Frying Pan or fire?
Swedish prosecutors reopened a 2010 rape investigation into WikiLeaks founder Julian Assange on Monday and revived an extradition request, complicating the U.S. bid to extradite Assange on hacking-related conspiracy charges. Sweden dropped the rape case two years ago after prosecutors decided that Assange's asylum in Ecuador's London Embassy deadlocked their case. London police arrested Assange, 47, and dragged him from the embassy after Ecuador rescinded its asylum protection in April, after seven years. He is currently serving 50 weeks in a British prison for jumping bail.
Sweden's deputy director of public prosecutions, Eva-Marie Persson, said she has "decided to reopen the investigation" because "there is still probable cause to suspect that Mr. Assange committed rape." The statute of limitations on the rape charges expires in August 2020. Second charges of sexual molestation and coercion were dropped in 2015 after the statute of limitations ran out.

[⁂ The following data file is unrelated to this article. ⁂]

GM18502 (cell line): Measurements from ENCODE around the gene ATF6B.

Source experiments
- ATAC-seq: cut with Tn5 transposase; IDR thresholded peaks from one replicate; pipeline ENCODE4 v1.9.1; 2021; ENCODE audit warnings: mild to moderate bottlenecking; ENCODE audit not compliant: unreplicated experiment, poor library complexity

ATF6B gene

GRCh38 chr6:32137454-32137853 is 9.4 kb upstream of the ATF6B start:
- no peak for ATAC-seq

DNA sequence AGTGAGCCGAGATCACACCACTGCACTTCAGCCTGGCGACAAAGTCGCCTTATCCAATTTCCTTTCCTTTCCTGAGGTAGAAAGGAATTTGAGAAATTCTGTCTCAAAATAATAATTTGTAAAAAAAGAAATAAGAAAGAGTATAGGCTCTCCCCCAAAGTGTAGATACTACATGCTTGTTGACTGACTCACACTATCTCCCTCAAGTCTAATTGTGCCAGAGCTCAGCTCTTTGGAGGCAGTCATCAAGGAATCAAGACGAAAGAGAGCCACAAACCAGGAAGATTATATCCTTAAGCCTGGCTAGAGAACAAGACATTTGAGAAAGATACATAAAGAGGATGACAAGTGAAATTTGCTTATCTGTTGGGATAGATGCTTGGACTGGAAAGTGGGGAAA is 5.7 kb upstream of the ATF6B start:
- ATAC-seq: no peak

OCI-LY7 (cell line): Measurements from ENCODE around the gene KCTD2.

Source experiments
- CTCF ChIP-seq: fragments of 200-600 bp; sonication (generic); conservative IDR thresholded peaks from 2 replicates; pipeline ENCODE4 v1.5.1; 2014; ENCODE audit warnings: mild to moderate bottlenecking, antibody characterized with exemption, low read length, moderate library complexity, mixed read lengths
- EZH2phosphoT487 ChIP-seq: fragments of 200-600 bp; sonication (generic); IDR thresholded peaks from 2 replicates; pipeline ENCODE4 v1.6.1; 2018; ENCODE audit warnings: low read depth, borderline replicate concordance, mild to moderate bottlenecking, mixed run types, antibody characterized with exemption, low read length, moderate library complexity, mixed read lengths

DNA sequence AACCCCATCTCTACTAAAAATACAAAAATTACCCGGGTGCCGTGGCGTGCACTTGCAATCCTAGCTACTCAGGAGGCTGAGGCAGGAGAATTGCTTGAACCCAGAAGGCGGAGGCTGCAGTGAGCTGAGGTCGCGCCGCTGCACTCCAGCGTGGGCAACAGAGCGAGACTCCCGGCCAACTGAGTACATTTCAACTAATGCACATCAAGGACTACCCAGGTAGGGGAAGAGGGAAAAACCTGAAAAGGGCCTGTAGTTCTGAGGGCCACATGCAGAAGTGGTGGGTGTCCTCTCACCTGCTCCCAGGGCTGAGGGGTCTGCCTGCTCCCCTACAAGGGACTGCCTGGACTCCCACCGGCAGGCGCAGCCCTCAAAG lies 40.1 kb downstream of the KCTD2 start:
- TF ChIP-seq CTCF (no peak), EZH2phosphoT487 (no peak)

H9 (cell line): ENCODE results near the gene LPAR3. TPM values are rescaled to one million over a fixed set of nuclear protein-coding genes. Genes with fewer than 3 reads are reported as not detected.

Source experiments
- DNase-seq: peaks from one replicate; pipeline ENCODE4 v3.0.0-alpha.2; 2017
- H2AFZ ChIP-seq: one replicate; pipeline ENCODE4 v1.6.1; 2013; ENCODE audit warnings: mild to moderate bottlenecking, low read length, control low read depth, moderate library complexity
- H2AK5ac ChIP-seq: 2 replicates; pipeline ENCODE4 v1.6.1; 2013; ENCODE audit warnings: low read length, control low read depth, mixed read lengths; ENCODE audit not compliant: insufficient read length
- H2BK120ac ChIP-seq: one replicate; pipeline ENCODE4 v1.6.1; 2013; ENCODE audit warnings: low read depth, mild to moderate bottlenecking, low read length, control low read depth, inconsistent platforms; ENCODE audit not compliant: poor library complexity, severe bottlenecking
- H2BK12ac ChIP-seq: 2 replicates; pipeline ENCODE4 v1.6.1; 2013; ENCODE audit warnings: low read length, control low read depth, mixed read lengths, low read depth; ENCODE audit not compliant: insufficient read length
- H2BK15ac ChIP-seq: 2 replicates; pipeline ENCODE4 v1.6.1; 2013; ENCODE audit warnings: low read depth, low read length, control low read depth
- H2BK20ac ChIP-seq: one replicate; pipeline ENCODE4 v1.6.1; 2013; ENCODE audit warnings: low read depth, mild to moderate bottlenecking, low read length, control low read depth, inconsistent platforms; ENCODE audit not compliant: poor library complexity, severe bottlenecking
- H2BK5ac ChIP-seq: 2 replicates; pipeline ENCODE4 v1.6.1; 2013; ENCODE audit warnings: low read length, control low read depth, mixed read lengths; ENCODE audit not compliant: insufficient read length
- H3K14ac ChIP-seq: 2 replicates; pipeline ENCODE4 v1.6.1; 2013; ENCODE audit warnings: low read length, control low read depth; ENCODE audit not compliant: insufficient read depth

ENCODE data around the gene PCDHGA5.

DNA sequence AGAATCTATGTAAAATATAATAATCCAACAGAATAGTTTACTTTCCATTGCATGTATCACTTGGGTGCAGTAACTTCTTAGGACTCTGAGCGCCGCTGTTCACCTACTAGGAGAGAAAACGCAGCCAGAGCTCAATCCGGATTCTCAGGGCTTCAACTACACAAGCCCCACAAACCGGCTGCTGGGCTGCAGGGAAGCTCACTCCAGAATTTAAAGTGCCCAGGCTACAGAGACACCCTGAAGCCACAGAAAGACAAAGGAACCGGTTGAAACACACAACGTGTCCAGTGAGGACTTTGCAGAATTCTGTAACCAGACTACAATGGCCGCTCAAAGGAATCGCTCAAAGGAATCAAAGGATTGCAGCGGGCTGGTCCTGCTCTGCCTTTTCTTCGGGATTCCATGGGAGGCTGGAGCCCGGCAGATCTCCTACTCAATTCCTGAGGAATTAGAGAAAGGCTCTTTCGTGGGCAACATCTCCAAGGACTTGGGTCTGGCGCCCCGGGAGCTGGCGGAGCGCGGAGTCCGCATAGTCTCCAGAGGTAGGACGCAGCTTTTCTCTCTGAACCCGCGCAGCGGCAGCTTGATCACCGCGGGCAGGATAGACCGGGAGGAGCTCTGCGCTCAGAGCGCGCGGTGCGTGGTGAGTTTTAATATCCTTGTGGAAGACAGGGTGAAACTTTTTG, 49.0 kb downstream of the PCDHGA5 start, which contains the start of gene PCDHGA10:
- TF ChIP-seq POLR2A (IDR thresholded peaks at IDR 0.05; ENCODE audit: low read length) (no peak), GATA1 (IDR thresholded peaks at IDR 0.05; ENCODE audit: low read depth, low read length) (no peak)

It isn't clear which country's extradition request takes precedence, America's or Sweden's. British legal experts say the matter will probably be decided in the courts or by Britain's secretary of state, and resolution could take years. WikiLeaks editor in chief Kristinn Hrafnsson said Monday that "there has been considerable political pressure on Sweden to reopen their investigation, but there has always been political pressure surrounding this case." Sweden's decision to reopen the rape investigation "will give Julian a chance to clear his name," Hrafnsson said.